Process for about 30 seconds, adding more water, a little at a time, until the mixture forms a ball and is slightly sticky to the touch. If it is dry, add another tablespoon of water and process for another 10 seconds. (In the unlikely event that the mixture is too sticky, add flour, a tablespoon at a time.)

Turn the dough onto a floured work surface and knead by hand for a few seconds to form a smooth, round dough ball. Grease a bowl with the remaining olive oil, and place the dough in it. Cover with plastic wrap or a damp towel and let rise in a warm area until the dough doubles in size. (*You can cut this time short, if you like and are in a hurry, or slow it down by placing the bowl in the refrigerator.)

Once risen, place the dough on a well-oiled baking surface and, working from the center, push the dough out to form the crust to the thickness of your liking. Brush the edges with olive oil and sprinkle with salt. Bake, with toppings, for 10 - 15 minutes (or to your desired crispness).

Friday, December 4, 2009


I am in full-on, non-stop, pre-holiday brainstorming mode. While finalizing the recipe I'm going to use for apple butter (coming soon), and reading up on the canning methods so it can be gifted in time, I'm also planning to veganize some of my favorite holiday goods. Namely, stollen and soda bread. Christmas morning at our house has always started with a warm loaf of Irish Soda Bread that my mom had always prepared the night before. It's always been one of my favorite things, and I think that's why it's taken me six or seven years to try to change the recipe.

Soda bread is so-called because it uses baking soda as a leavening agent, in place of yeast. The key ingredient in the fairly simple recipe is buttermilk, which contains the lactic acid needed to react with the baking soda. While you can curdle soymilk to emulate the tang of buttermilk, I admittedly have reservations about messing with such simple chemistry. But, I love it and I miss it, so I'm going to give it a shot.

My mom's recipe also uses raisins and a to-be-omitted egg wash. Many recipes call for caraway, which we've never used, making our bread more sweet than savory. The dough is traditionally shaped into a ball and baked on a sheet or stone, with a cross sliced into the top. Stay tuned for the adaptation, and cross your fingers for success!

Wednesday, December 2, 2009

in season: cider cocktails

For me, cooking in the winter is best done with a wooden spoon in one hand and a seasonal cocktail in the other. I also really enjoy the challenge of pairing the drinks with the meal. The cider vendors at the market are still going strong in December, offering not only gallons, but hot, single cups for a dollar. (And I usually spring for both.)

While I love cider, hot or cold, all on its own, it also makes for some of the year's most remarkable (and remarkably simple) libations.

apple brandy and cider

image via Martha Stewart Living

1/2 c apple cider
1/2 c apple brandy (preferably Laird's Applejack*)
2 tbs dry vermouth
Few dashes bitters
orange twists for garnish

Combine all ingredients, divide between two glasses, and garnish with orange.

sparkling cider and cognac

image via Martha Stewart Living

2 tbs cognac (we like Remy Martin)
1 c chilled hard apple cider (the better the cider, the better the end result, but we've used Woodchuck in a pinch)

Pour the cognac into the bottom of two glasses (1 tbs each), and top with hard cider. Finish with a dash of bitters, if you like.

*Laird's is America's oldest family of distillers and their Applejack isn't actually straight apple brandy (which is distilled from concentrated hard cider). It's blended with 65% whiskey: unique and delicious.

Tuesday, December 1, 2009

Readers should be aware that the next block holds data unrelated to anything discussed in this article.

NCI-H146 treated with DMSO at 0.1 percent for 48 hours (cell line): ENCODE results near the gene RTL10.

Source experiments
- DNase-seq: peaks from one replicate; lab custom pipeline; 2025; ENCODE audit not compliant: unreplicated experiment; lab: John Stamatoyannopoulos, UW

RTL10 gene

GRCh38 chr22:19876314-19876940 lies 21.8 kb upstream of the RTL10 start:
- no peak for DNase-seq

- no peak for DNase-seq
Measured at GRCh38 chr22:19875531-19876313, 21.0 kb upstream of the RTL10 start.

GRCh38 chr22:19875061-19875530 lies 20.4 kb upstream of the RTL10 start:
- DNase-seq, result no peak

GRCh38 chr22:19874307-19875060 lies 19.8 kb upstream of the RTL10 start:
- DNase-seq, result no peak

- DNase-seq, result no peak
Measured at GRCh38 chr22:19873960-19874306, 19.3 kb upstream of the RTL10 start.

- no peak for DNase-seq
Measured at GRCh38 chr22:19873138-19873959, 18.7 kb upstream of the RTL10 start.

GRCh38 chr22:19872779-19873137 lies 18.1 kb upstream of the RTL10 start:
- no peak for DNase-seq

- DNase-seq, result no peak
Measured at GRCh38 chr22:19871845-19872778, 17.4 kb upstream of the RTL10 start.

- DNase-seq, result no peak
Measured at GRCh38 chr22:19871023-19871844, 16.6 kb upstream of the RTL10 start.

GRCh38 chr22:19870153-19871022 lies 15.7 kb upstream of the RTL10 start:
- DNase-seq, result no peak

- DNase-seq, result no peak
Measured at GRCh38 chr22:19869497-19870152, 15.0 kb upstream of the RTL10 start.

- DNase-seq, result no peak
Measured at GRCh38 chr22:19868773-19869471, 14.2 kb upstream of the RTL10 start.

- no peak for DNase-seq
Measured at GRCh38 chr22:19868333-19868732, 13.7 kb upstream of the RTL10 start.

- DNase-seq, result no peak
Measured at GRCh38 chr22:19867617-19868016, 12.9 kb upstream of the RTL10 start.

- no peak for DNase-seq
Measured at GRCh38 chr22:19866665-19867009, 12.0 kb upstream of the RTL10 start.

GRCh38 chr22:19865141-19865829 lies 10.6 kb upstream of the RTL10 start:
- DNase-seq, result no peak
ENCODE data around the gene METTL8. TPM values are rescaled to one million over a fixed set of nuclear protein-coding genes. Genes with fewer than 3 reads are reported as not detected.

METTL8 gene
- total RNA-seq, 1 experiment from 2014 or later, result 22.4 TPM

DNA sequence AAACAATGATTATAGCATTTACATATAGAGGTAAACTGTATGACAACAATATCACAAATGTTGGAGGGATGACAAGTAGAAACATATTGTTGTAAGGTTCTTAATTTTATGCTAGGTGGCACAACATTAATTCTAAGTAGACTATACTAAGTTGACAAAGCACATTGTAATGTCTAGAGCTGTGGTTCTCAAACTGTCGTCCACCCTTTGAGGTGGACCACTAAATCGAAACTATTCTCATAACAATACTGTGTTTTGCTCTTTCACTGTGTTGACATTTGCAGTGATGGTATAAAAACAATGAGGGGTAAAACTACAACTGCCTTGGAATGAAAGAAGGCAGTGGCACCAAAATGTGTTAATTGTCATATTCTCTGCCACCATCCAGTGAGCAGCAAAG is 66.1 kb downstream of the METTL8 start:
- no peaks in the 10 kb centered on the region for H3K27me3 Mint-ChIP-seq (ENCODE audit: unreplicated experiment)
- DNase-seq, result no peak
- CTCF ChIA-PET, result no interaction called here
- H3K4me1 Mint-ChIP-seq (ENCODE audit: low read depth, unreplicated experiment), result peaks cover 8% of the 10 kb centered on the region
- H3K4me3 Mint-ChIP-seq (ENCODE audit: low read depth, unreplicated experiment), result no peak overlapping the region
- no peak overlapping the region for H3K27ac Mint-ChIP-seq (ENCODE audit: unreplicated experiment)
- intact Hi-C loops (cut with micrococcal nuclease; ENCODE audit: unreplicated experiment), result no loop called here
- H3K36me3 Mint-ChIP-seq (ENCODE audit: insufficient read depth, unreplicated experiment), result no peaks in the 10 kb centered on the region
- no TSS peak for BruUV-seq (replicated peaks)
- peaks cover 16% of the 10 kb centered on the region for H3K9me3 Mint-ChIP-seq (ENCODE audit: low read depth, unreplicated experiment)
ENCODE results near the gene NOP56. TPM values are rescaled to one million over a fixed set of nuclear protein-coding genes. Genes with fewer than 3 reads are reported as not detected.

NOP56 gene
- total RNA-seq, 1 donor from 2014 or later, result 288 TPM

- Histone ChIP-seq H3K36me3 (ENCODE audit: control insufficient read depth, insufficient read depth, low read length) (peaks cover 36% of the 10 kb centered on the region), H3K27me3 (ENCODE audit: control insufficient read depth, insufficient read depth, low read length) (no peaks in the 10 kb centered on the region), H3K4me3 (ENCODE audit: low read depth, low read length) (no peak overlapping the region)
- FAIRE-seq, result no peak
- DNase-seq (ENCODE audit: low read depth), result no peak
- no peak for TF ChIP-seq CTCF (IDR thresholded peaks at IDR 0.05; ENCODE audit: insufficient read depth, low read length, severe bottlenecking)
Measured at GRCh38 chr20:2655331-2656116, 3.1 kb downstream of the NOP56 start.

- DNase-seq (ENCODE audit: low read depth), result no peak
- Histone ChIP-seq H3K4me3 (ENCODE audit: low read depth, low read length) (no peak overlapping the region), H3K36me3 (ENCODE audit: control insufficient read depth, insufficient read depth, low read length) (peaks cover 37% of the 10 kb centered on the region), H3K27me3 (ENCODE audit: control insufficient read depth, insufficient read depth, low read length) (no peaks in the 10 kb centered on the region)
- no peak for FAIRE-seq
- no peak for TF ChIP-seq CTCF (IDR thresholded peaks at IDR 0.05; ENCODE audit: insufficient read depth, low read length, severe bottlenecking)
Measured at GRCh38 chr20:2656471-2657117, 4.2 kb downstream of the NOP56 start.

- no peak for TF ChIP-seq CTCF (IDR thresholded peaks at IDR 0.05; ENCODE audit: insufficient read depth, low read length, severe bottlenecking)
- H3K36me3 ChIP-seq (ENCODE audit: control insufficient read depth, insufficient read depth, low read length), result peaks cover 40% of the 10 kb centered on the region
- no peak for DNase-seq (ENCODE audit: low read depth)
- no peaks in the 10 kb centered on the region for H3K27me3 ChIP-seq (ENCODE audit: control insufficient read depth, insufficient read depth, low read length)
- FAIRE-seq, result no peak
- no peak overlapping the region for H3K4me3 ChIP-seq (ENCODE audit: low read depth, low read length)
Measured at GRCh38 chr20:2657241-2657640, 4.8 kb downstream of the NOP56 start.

butternut squash with toasted couscous, cranberries and walnuts

With one half of the holidays over, I'm finding myself investing more and more time with the "what would they really love?" question and far less with, "what's for dinner?" I've also been away so much that catching the market on Saturdays has become harder and harder to do. (excuses, excuses...)

I had even let this one butternut squash sit in a basket on the counter for two weeks. Lucky for me, the squashes are resilient and long-lasting, and it in all probability would have made it through the entire winter. Nonetheless, for produce in my kitchen, two weeks is a long time. This recipe was an on-the-spot improvisation, inspired mostly by the new sage plant I'd picked up. I've often cooked this squash with sage, but it was always dried, and I was excited to try it fresh. This dish is really easy to throw together, and I lad all the ingredients on-hand. If you have a gluten allergy/intolerance, you can easily substitute any grain you prefer. (Same goes for the walnuts.)

butternut squash stuffed with toasted couscous, cranberries and walnuts

1 medium-sized butternut squash
1.5 c couscous (or one box)
1 small onion, diced
2 stalks celery, diced
1.5 c vegetable broth
handful dried cranberries
1/4 - 1/2 c chopped, fresh parsley
7 - 10 leaves fresh sage
handful chopped walnuts

Slice the squash in half lengthwise, scoop out the seeds, and roast for about 30 minutes until just tender. While the squash is roasting, prepare the couscous.

In a medium-sized saucepan (with a lid), saute the onion and celery in some olive oil with a little salt and pepper. Add about half of the fresh parsley and stir. Add the dry couscous and toast for about 3 - 4 minutes, until it begins to brown. Add the vegetable broth, the cranberries and the rest of the parsley, and bring to a boil. Immediately remove from heat, stir, and cover until all the water is absorbed.

When the squash is tender, scoop out the flesh, leaving about a 1/4" wall. Add the scooped squash to a skillet with some oil, salt, pepper, and the sage. Saute over medium heat for a minute or two. Add the cooked couscous and stir well to combine. Turn the heat to high and let it cook for a few minutes while the flavors incorporate, seasoning with salt and pepper to taste.

Stuff the mixture into the squash and finish in the broiler for about two minutes (watch carefully so it doesn't burn). Top with some fresh sage leaves and the chopped walnuts, and serve.